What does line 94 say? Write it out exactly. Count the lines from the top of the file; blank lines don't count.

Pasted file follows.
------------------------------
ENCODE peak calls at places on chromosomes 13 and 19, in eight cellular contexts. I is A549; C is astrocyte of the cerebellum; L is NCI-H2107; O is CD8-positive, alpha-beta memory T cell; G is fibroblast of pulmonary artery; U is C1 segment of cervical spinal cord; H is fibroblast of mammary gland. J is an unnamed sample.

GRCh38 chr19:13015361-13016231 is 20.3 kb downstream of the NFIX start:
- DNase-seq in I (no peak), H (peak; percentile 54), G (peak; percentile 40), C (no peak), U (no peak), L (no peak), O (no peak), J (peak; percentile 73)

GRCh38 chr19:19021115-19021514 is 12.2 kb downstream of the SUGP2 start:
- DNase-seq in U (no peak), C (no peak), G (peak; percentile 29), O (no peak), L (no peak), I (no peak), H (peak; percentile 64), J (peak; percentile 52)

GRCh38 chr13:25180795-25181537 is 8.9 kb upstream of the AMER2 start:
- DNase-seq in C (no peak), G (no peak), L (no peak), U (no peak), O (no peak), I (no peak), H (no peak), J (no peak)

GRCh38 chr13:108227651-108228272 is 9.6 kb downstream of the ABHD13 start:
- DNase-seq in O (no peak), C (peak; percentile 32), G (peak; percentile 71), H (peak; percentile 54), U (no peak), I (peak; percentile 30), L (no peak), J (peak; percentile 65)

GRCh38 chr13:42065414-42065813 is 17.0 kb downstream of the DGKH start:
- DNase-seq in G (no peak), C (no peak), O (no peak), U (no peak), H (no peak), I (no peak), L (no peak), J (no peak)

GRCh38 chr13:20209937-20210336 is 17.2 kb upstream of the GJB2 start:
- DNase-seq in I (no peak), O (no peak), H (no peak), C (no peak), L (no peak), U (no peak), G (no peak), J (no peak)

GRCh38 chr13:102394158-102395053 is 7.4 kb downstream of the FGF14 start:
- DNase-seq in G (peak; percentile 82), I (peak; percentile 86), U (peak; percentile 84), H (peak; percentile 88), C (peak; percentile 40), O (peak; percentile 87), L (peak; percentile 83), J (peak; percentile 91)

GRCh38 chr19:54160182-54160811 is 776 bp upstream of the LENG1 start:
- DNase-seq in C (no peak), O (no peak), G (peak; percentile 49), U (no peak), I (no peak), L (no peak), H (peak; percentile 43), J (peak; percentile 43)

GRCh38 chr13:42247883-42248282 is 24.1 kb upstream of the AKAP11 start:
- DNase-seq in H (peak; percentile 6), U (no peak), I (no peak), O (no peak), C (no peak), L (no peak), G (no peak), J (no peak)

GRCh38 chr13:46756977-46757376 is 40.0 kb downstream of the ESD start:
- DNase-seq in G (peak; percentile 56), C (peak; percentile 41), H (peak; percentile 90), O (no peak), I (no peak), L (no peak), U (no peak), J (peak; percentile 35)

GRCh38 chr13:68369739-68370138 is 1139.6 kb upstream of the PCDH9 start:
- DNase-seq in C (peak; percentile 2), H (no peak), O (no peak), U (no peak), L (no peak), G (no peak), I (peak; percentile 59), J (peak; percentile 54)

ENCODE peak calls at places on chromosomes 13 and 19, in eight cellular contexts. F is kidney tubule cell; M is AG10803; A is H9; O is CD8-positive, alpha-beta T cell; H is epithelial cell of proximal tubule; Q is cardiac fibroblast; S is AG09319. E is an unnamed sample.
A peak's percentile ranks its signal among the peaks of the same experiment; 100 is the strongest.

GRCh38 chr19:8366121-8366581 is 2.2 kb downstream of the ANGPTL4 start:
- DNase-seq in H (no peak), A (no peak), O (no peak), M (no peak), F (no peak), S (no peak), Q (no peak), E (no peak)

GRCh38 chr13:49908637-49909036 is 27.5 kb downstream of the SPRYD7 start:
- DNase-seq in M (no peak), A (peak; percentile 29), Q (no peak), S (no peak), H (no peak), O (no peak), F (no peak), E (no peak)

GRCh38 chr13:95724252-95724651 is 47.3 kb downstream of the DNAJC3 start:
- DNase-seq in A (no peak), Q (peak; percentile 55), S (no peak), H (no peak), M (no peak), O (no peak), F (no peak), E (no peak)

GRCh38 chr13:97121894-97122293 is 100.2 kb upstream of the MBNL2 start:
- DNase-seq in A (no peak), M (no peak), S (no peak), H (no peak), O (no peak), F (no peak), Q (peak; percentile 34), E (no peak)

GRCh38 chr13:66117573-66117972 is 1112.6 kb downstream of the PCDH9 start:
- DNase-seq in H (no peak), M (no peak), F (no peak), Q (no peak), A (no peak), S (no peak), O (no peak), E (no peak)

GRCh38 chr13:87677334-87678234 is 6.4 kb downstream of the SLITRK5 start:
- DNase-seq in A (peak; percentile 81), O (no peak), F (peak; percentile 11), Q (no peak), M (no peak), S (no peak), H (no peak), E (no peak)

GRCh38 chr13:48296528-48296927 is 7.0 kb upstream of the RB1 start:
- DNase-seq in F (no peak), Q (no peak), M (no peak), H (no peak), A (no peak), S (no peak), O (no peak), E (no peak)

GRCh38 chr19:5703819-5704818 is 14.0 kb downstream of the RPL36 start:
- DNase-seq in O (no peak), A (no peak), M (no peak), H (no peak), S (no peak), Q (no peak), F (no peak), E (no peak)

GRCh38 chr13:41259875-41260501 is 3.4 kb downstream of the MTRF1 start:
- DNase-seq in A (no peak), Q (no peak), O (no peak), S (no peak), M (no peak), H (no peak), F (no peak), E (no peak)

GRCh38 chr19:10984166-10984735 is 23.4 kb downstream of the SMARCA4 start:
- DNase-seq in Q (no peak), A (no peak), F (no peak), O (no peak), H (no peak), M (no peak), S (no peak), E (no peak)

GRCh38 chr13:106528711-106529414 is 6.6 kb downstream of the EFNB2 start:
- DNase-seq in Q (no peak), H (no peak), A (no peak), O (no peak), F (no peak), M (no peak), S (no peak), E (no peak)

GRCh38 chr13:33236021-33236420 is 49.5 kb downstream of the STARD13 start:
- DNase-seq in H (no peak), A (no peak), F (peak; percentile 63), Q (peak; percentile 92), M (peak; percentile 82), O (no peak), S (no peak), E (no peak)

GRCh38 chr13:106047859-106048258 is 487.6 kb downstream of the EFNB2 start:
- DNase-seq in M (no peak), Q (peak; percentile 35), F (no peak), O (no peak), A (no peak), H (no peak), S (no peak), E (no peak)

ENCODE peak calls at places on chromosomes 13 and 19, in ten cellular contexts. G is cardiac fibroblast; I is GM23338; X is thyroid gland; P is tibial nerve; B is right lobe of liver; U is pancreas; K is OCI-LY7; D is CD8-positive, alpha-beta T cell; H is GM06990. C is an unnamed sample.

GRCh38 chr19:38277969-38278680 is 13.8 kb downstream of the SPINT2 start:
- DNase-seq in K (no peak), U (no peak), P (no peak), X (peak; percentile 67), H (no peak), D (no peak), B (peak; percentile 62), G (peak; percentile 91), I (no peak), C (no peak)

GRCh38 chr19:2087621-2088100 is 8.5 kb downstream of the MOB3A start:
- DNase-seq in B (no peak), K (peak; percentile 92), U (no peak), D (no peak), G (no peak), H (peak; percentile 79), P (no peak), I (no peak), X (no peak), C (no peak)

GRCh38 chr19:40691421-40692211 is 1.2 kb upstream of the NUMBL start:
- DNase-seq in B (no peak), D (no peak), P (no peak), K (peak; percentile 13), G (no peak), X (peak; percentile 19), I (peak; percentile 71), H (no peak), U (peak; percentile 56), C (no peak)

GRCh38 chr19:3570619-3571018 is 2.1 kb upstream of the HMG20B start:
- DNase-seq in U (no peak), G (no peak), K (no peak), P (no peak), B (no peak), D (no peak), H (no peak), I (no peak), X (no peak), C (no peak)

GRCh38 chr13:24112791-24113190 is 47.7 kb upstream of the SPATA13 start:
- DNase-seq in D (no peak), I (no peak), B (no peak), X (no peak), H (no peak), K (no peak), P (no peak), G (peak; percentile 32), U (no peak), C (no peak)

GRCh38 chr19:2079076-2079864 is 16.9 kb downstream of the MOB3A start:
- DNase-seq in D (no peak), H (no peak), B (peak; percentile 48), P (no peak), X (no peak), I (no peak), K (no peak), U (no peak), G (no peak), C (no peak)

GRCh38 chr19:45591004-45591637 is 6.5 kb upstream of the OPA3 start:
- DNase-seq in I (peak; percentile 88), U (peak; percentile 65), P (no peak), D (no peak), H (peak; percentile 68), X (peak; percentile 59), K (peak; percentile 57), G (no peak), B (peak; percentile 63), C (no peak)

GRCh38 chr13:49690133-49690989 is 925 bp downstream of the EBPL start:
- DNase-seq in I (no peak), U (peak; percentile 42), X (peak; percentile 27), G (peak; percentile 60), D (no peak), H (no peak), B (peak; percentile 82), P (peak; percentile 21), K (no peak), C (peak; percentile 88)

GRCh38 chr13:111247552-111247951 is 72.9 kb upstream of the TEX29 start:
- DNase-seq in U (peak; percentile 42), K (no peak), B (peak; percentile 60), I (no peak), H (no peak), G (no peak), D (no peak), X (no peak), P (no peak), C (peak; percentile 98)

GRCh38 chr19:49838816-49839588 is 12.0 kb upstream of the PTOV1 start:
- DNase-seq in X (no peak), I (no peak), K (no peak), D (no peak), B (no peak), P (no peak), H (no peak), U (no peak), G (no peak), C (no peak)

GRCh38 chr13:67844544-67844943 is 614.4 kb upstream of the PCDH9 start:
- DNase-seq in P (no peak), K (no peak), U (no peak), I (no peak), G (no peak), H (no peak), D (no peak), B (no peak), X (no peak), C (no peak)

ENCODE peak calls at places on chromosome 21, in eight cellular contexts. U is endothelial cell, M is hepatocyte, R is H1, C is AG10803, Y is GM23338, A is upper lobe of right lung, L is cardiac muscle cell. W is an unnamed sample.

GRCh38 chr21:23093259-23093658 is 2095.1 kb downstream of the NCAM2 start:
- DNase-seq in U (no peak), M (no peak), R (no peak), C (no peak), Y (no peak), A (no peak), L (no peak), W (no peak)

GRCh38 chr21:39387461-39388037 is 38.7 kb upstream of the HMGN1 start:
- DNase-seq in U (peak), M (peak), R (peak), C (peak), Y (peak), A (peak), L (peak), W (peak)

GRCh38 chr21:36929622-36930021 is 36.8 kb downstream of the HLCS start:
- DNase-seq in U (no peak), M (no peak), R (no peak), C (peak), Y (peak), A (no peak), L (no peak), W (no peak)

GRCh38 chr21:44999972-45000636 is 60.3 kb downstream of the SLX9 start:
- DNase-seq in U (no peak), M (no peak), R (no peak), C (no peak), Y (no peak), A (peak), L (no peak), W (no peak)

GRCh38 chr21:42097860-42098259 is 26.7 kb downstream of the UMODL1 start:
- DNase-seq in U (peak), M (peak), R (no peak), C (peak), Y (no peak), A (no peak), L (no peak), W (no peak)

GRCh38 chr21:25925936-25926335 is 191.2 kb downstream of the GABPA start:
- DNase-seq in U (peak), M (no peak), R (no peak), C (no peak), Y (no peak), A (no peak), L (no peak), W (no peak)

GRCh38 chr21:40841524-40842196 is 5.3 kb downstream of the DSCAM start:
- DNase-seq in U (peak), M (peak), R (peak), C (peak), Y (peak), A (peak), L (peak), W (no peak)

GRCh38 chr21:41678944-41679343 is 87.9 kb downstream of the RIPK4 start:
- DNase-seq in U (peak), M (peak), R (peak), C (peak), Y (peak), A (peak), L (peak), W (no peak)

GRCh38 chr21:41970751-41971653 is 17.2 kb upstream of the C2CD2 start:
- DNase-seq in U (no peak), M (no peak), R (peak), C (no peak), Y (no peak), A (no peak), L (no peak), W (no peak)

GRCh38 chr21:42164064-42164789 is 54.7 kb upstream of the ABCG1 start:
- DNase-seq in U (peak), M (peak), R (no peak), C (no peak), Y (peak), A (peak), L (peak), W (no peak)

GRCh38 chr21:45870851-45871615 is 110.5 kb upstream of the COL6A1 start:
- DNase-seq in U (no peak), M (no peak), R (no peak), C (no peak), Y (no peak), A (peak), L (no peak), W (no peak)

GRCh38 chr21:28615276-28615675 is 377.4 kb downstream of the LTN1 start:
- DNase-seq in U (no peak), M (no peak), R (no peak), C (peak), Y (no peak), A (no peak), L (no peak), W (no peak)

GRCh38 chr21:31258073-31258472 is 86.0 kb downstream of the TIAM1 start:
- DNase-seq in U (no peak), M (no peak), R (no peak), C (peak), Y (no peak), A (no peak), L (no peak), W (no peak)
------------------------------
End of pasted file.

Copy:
GRCh38 chr21:42164064-42164789 is 54.7 kb upstream of the ABCG1 start: